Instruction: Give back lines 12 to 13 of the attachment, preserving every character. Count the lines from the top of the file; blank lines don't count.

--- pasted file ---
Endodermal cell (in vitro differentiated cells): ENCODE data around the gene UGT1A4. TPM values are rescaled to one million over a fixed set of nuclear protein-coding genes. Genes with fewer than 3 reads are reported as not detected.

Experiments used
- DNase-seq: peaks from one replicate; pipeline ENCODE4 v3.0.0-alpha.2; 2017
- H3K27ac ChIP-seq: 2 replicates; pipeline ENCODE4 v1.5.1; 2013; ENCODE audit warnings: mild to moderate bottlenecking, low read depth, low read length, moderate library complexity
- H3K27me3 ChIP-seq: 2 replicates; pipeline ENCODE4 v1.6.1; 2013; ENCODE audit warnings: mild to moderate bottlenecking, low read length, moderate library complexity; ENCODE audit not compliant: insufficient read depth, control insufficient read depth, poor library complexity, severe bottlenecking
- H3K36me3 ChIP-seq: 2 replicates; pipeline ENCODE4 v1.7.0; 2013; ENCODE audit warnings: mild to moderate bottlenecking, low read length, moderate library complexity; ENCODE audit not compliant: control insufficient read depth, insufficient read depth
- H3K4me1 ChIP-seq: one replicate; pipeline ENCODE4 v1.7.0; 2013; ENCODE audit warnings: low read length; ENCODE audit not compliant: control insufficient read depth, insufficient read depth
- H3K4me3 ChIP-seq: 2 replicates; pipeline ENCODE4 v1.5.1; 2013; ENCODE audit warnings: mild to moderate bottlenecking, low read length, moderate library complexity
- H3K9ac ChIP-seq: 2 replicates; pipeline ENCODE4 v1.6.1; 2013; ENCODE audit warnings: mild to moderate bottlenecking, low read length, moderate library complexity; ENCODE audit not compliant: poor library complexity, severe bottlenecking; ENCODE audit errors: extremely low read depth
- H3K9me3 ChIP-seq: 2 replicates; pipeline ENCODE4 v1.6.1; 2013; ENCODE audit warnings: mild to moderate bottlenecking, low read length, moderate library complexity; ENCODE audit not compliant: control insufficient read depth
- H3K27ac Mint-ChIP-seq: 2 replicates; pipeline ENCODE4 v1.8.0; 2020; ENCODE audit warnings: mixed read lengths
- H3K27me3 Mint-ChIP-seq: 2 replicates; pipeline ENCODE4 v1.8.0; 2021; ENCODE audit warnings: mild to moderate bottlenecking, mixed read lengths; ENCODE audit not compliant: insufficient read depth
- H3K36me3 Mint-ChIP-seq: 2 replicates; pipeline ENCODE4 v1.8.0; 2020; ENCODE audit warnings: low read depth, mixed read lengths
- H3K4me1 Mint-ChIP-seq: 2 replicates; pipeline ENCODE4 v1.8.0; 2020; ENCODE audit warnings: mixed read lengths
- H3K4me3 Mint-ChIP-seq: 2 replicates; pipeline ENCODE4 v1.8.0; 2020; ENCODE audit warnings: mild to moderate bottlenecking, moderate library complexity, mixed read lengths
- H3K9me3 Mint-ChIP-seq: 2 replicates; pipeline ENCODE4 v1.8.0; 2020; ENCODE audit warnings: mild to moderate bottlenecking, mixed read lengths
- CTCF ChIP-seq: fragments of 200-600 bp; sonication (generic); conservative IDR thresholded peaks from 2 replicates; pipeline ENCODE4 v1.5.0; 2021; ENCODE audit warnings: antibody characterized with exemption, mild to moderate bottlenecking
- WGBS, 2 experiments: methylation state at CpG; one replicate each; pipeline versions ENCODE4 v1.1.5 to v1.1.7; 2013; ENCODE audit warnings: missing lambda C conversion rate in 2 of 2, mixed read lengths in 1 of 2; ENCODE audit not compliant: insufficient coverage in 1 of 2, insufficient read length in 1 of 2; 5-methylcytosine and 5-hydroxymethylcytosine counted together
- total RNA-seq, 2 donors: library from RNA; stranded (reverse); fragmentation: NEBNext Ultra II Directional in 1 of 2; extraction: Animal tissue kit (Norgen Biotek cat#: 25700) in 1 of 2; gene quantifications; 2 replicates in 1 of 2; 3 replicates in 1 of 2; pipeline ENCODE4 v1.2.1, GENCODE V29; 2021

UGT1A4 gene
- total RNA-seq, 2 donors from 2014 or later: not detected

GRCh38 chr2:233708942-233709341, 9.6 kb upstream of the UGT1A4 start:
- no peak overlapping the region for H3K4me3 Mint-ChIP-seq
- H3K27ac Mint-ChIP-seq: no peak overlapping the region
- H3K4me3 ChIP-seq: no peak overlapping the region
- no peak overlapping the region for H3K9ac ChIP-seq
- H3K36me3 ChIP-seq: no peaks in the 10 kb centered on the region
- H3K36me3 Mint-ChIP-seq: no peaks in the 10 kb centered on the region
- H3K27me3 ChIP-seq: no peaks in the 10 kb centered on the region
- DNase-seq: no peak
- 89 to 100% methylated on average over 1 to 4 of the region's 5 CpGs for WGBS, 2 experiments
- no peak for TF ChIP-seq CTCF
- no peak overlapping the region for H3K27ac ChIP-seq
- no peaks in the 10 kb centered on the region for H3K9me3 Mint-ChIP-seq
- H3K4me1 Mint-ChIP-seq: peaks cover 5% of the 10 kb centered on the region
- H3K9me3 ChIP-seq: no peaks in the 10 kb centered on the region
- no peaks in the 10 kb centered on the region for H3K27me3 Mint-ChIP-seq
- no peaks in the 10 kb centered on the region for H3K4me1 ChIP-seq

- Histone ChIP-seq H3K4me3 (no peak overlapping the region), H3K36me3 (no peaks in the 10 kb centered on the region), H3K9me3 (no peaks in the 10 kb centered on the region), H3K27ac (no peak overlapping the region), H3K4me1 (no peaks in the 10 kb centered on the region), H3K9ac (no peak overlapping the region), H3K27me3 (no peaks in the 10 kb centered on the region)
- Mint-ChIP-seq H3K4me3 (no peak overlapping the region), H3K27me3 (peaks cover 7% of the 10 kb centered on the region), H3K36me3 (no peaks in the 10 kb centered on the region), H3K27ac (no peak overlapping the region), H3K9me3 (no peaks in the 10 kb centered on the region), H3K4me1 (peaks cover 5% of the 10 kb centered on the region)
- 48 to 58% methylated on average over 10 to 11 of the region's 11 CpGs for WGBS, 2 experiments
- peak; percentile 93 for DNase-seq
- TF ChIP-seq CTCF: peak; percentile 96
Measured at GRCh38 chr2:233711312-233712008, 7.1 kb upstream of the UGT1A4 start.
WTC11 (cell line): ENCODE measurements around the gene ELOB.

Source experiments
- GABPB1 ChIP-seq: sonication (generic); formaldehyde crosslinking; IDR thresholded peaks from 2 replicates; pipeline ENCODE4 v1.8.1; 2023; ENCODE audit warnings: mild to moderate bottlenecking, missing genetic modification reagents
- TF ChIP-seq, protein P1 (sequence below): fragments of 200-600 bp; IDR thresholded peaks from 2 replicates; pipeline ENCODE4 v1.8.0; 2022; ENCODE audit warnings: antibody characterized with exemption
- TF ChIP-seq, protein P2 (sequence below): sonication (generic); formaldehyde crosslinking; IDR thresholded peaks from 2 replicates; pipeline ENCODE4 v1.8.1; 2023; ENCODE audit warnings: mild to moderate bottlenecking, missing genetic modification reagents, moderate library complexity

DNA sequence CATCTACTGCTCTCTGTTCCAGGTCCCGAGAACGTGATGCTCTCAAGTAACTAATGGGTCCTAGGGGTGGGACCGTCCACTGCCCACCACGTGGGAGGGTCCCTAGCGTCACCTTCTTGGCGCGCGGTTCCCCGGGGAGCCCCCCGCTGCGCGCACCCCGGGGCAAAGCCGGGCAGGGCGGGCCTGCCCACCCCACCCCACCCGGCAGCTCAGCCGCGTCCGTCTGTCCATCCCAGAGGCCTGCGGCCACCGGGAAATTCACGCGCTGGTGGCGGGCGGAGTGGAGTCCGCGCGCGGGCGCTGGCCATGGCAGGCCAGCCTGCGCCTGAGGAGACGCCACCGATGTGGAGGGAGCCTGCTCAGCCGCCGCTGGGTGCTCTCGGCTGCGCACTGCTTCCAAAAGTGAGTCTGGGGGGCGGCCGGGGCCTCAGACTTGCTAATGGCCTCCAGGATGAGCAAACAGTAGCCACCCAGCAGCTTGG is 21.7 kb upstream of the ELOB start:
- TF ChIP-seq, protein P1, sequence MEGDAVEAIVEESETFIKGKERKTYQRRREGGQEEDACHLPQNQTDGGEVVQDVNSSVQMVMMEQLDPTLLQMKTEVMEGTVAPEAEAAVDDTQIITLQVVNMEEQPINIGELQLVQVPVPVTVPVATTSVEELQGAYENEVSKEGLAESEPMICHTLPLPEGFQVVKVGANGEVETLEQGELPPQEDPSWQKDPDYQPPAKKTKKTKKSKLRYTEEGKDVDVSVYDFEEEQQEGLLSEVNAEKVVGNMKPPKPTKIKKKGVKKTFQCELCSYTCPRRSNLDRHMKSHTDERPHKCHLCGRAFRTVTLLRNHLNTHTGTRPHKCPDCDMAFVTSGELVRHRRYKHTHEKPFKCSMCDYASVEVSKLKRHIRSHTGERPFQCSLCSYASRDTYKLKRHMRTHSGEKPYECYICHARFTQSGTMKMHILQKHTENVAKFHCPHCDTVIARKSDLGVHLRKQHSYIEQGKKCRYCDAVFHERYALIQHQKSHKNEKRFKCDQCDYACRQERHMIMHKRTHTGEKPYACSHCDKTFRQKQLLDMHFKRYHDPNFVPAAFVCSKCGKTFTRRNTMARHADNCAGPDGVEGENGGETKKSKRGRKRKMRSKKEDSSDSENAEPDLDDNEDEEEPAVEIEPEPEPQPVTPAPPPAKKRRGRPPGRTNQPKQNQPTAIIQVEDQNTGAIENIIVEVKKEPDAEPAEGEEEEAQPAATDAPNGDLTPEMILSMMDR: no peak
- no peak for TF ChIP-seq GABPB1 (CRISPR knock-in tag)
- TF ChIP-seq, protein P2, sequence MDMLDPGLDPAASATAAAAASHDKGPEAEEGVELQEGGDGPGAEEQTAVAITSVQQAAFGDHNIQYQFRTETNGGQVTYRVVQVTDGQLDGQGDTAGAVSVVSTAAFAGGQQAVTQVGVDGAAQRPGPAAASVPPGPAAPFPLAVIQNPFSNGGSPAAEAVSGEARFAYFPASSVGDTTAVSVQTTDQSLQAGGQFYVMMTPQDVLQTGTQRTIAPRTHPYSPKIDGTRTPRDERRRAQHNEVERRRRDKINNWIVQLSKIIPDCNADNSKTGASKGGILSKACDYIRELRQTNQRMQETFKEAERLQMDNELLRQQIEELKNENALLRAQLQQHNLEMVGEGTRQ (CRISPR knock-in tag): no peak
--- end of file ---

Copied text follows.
- H3K27me3 Mint-ChIP-seq: 2 replicates; pipeline ENCODE4 v1.8.0; 2021; ENCODE audit warnings: mild to moderate bottlenecking, mixed read lengths; ENCODE audit not compliant: insufficient read depth
- H3K36me3 Mint-ChIP-seq: 2 replicates; pipeline ENCODE4 v1.8.0; 2020; ENCODE audit warnings: low read depth, mixed read lengths